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Worker preference may contribute to poorer health insurance coverage by small firms

It has long been assumed that small firms are less likely to provide health insurance coverage to workers than large firms because of the economic burden of insuring their workers. However, a new study finds that many workers seeking employment at firms not offering coverage may not place a high priority on health insurance as part of the overall benefits package. They would rather have higher salaries. Thus, reforms to expand coverage in the small group health insurance market may face limited success, conclude Alan C. Monheit, Ph.D., and Jessica Primoff Vistnes, Ph.D., of the Agency for Healthcare Research and Quality.

Using data from the 1987 National Medical Expenditure Survey, the authors examine whether single workers with weak preferences for health insurance sort themselves into jobs without coverage. Preferences are measured according to responses to the statements "I'm healthy enough that I don't need health insurance," "Health insurance is not worth the cost," and "I'm more likely to take risks than the average person." Descriptive analyses for a sample of single workers suggest that sorting by preferences for health insurance takes place, since workers with weak preferences for coverage were more likely than workers with strong preferences to take jobs that did not offer coverage.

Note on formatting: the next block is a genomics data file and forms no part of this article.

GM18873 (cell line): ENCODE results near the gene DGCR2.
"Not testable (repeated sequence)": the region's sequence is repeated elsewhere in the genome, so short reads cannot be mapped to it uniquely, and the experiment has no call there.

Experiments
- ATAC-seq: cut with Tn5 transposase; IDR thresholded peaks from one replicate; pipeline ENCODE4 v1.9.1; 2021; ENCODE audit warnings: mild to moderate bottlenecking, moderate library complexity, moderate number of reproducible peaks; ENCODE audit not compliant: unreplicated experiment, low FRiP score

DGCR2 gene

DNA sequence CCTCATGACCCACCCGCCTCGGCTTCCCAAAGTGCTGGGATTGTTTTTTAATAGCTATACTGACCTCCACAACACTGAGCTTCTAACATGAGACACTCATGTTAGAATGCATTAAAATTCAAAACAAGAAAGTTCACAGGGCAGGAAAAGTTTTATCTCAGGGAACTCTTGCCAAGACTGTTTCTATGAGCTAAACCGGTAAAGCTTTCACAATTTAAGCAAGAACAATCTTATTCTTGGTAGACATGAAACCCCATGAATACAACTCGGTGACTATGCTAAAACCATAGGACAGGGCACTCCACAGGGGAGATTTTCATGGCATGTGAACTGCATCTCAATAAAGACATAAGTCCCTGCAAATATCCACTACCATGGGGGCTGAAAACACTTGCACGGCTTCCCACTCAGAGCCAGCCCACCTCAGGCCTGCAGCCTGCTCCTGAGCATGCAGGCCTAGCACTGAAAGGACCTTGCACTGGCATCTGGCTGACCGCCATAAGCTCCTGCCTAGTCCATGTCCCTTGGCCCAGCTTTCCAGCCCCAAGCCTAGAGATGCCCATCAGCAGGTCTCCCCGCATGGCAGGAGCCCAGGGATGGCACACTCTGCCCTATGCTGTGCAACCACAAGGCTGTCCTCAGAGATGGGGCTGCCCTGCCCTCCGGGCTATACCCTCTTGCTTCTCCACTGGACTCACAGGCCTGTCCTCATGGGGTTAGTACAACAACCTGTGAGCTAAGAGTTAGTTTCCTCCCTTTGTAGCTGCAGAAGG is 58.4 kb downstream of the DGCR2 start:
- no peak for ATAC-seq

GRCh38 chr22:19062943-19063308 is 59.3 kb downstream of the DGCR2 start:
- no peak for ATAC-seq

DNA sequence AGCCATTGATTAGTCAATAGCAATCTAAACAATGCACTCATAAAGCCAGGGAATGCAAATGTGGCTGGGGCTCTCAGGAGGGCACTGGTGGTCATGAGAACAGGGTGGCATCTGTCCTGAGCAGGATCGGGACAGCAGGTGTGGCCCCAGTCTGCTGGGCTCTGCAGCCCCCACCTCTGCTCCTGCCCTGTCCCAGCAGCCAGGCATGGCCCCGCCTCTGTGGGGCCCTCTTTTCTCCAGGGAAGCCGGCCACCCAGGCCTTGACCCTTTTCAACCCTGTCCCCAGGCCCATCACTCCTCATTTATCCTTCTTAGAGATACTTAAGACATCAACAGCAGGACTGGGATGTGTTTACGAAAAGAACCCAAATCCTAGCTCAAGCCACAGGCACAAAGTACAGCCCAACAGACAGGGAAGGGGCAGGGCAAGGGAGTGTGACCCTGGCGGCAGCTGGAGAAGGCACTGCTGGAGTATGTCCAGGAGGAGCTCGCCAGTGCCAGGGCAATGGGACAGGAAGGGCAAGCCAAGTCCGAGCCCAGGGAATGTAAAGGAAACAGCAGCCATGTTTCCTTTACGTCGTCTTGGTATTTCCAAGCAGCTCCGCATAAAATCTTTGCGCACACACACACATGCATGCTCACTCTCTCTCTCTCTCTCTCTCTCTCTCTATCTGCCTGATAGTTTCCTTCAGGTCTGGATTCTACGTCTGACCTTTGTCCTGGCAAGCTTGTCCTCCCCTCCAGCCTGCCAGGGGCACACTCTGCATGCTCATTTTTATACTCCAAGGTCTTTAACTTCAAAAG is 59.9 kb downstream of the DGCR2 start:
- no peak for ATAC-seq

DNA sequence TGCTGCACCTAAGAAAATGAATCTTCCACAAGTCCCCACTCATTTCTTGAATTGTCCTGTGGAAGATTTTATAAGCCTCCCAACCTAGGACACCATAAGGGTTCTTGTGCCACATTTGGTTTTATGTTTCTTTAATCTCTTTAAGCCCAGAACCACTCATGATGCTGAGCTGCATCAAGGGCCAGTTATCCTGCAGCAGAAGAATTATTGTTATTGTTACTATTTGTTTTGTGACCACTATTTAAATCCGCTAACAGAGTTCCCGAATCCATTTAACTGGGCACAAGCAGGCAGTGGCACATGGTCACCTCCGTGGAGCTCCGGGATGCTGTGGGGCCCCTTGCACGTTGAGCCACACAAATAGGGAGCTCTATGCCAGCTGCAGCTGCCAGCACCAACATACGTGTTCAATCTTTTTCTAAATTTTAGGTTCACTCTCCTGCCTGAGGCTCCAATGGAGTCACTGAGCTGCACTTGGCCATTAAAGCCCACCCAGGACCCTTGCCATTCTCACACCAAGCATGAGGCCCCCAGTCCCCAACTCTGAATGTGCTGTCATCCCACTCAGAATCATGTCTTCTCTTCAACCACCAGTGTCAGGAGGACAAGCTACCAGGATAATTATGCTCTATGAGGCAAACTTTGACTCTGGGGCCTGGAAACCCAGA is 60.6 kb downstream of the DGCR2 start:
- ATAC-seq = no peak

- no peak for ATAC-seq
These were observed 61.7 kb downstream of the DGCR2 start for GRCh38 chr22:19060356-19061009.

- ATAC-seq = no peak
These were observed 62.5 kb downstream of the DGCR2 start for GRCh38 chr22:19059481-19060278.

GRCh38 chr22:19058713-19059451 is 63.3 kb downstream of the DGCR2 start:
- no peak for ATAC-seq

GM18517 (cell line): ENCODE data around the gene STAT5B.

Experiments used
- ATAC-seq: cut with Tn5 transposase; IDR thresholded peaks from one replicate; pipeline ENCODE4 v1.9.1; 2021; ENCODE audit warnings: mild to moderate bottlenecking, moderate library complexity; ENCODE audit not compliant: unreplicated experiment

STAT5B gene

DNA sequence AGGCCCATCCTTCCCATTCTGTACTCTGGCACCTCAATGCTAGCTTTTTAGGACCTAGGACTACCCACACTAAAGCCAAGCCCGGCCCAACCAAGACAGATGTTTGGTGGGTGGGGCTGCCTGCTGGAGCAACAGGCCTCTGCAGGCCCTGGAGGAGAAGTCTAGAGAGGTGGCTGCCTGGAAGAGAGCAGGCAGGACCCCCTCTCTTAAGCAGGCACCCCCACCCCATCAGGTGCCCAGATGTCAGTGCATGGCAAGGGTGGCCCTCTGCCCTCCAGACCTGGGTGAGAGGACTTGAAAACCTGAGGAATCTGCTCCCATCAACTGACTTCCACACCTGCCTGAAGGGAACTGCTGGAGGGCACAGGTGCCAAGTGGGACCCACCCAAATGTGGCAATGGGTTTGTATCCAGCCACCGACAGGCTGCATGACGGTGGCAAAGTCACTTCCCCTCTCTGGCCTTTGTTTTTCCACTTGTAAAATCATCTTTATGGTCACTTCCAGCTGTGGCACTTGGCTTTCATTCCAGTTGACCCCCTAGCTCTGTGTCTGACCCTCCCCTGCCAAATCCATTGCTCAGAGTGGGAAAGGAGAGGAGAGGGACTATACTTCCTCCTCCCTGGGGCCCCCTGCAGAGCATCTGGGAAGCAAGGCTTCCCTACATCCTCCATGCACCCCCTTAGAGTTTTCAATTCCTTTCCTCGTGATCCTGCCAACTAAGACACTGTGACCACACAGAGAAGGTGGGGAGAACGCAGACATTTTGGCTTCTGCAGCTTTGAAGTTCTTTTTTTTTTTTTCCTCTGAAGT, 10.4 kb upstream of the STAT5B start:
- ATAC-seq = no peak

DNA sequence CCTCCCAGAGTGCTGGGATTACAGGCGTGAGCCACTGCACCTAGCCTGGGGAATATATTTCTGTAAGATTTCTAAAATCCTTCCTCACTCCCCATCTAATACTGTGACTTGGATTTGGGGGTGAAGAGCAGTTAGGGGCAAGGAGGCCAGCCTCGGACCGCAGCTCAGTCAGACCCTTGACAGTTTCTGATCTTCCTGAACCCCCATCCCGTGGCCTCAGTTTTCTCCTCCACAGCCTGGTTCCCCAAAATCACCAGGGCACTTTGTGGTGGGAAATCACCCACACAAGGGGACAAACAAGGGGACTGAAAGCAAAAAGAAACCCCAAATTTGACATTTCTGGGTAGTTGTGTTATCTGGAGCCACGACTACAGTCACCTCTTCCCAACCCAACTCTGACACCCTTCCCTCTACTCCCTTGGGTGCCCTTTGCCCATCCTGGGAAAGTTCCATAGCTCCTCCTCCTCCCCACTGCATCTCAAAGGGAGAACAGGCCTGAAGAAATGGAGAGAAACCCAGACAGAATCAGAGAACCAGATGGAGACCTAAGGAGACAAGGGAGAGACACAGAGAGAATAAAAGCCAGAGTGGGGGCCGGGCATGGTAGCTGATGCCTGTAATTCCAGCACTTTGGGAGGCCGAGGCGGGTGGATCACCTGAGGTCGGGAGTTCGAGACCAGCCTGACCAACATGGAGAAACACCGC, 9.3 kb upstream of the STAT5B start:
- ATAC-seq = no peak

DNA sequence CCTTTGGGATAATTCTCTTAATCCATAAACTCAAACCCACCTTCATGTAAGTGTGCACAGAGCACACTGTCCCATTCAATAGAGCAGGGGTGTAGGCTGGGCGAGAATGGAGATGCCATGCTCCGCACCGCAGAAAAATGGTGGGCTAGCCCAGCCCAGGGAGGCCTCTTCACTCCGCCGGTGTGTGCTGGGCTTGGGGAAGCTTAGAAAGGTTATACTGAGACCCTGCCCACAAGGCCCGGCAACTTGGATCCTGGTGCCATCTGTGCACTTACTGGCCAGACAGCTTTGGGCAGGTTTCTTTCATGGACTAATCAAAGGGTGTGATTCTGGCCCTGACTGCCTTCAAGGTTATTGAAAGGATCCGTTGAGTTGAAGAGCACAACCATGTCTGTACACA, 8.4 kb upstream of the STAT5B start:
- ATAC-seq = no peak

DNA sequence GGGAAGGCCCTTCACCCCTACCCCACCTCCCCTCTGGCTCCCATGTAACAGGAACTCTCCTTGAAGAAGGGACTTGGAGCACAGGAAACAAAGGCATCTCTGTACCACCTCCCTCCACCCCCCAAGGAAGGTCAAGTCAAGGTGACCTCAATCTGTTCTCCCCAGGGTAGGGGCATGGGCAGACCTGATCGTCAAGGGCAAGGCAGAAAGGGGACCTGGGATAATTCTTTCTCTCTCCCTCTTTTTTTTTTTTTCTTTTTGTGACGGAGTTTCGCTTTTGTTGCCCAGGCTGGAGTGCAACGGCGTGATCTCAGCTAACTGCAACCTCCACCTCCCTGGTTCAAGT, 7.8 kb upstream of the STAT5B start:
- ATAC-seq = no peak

The authors also test the preferences hypothesis by applying a model of job choice, which includes preferences for health insurance and controls for correlates of a worker's wage level, expected medical care expenditures, costs of searching for jobs, labor market conditions, and area medical care costs.

Econometric analysis confirms the fact that single workers with weak preferences for coverage are more likely to take jobs without coverage and that preferences may be as important as other worker characteristics in explaining the insurance status of uninsured workers with weak preferences for coverage. Drs. Monheit and Vistnes also find that workers who believe that their health status does not warrant coverage do incur lower health expenditures and report themselves to be in better health than workers with strong preferences for health insurance. Their analysis of sorting behavior suggests that efforts should be focused on creating incentives that raise the value of health insurance to targeted groups of small firm employees.

See "Health insurance availability at the workplace: How important are worker preferences?" by Drs. Monheit and Vistnes, in the Journal of Human Resources 34(4), pp. 770-785. Reprints (AHRQ Publication No. 00-R013) are available from the AHRQ Publications Clearinghouse.

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